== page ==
PCAOB's Doty on China | China Accounting Blog | Paul Gillis

PCAOB's Doty on China

PCAOB Chairman James Doty spoke at an audit conference at Baruch College in New York on Thursday. The PCAOB has not released a transcript of his remarks, but Michael Cohn of Accounting Today has reported on them. Doty’s reported comments on China are interesting:

Doty also discussed the PCAOB’s efforts to conduct inspections of auditing abroad, including China. He noted that to date the PCAOB has conducted inspections in nearly 40 foreign jurisdictions, and one-quarter of their scheduled inspections are outside the U.S. The PCAOB has also entered into bilateral cooperative agreements with regulators in 14 other jurisdictions to conduct inspections jointly with the local regulator. However, China remains a problem. “I am disappointed that we still face resistance from some countries where there are registered firms we are required to inspect,” he said. “Since October 2010, we have not approved any applications for registration submitted by firms in jurisdictions that resist inspections. I am encouraged that Chinese authorities are at least continuing to talk with us about ways we might work together. We were invited to observe an inspection by Chinese authorities earlier this year. The exercise was helpful. It was educational, and it began to build working relationships among staff. But we have not been allowed to inspect any Chinese firms that are registered with us, notwithstanding the fact that those firms continue to issue audit reports that are filed with the SEC and relied on by U.S. investors.

“The current state is not sustainable,” he added. “We are coming to a crossroads where we will have to make some important decisions about how best to protect investors.”

He was asked by a Baruch College student if pushing the Chinese too hard might have negative political consequences, but he responded that it would be a miscalculation for a foreign firm to take that attitude. “No jurisdiction should think that we will not act because the political consequences are too great,” he said. “Congress can tell us that. The White House can tell us that. The one thing that the Supreme Court decision about FEF vs. PCAOB decided was that we are part of the executive branch and we’re subject to oversight by the White House, like the Treasury Department, and they can tell us to stop or pause.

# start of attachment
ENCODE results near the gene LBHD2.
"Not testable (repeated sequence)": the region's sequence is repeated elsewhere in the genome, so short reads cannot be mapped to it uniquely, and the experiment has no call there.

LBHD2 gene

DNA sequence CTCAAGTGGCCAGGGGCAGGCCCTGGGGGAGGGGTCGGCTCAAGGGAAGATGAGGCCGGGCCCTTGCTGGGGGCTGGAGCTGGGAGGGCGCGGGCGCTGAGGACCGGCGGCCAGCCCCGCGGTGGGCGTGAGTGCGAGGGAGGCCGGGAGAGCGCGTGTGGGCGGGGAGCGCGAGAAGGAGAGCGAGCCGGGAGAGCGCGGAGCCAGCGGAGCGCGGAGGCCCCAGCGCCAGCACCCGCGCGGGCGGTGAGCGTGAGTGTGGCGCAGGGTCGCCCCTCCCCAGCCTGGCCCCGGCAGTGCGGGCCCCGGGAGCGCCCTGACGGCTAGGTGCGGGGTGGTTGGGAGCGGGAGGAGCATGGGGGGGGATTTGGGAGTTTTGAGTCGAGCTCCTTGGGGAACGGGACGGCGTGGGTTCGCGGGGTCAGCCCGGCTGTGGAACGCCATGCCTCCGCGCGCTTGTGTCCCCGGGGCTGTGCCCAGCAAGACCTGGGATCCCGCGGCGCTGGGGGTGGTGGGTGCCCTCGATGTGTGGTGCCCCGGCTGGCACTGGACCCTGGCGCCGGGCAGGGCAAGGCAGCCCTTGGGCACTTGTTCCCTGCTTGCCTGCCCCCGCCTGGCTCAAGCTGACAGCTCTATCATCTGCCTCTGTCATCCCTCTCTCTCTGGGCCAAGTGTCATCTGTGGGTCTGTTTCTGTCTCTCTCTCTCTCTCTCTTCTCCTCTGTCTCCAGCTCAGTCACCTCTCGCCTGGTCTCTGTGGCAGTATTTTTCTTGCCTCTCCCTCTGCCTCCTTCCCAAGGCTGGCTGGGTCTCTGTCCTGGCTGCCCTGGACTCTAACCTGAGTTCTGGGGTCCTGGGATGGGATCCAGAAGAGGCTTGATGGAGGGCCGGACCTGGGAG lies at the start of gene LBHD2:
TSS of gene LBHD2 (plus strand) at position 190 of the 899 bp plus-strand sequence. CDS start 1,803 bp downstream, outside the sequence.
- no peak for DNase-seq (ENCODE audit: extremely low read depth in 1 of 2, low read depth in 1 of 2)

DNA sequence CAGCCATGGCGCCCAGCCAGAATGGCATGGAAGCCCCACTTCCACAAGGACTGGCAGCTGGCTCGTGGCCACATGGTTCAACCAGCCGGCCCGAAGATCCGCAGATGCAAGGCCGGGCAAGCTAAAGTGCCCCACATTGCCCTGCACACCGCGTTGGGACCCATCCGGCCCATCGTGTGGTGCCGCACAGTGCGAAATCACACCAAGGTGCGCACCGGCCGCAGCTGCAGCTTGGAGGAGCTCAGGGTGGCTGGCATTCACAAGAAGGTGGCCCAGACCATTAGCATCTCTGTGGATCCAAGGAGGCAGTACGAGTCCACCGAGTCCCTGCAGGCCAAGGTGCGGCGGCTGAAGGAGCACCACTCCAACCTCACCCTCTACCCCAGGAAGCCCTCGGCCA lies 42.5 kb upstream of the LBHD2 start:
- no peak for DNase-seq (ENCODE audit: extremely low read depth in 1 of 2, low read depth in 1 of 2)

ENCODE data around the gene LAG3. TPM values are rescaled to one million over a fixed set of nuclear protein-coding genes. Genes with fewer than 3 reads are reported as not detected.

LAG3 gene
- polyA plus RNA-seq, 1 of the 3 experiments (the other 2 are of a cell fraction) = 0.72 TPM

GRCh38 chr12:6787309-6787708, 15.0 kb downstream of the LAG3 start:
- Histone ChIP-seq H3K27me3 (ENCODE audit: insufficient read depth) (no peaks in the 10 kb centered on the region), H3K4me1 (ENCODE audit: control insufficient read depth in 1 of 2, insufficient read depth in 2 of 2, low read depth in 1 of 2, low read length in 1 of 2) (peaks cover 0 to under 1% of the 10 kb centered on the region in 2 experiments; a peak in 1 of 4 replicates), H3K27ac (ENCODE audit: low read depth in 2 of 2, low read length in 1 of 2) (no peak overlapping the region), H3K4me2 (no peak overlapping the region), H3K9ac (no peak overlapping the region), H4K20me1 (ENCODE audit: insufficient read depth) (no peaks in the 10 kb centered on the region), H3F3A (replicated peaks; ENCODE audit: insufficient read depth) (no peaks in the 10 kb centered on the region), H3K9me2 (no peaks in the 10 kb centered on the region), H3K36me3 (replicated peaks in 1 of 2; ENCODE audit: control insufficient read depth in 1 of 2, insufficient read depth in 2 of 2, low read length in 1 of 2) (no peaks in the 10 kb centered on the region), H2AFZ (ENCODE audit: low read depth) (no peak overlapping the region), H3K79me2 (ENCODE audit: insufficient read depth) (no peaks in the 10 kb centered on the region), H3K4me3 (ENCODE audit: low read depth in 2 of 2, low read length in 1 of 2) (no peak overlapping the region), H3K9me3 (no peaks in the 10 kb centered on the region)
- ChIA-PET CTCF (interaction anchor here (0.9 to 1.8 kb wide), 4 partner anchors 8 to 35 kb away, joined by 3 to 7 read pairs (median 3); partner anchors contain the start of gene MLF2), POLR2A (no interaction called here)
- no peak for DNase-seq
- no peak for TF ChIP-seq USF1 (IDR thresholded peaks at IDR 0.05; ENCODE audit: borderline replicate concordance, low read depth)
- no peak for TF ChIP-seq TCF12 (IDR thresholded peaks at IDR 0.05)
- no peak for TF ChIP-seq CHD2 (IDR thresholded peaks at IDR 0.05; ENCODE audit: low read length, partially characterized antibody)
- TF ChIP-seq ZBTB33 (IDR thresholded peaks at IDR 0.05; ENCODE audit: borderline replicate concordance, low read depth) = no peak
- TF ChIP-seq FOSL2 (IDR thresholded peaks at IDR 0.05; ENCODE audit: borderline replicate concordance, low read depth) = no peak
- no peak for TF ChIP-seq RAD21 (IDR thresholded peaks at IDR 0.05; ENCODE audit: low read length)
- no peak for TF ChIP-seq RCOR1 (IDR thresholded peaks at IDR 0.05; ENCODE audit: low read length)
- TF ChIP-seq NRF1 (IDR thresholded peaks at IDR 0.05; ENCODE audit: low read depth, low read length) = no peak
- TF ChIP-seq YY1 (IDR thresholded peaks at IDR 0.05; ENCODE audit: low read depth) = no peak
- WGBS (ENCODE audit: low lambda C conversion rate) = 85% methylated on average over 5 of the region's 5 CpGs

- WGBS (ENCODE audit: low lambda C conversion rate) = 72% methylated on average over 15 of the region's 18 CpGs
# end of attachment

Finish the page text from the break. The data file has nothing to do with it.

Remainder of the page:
“At some point we must inspect as part of our statutory duty,” he added. “Countries that are barring us on the grounds of national public policy, secrecy, whatever, should not count on political practices or politics to continue that situation. The firms, by the way, have gotten themselves into a pickle. The firms have rushed into China because it is an important market, and I really do understand the toughness of that situation.”

My interpretation of Chairman Doty's comments is that the upcoming December meeting between U.S. and Chinese regulators is the crossroads, and if no significant progress is made the PCAOB is going to move to deregister Chinese accounting firms that it cannot inspect. That is likely to be a lengthy process, starting with a rule-making action, followed by public comment, and concluding with SEC approval. Doty introduces a new twist - the view that the White House or Congress could intervene in the process.  

Romney’s get tough talk about China likely would have led to a Romney White House cheering on moves to deregister Chinese accounting firms. The reaction of the Obama White House will probably be more nuanced. Deregistering Chinese accounting firms leads to delisting Chinese companies from U.S. exchanges. That will significantly damage the role of U.S. capital markets in the world. Yet, carving out an exception to U.S. securities laws for Chinese companies is equally unattractive.  

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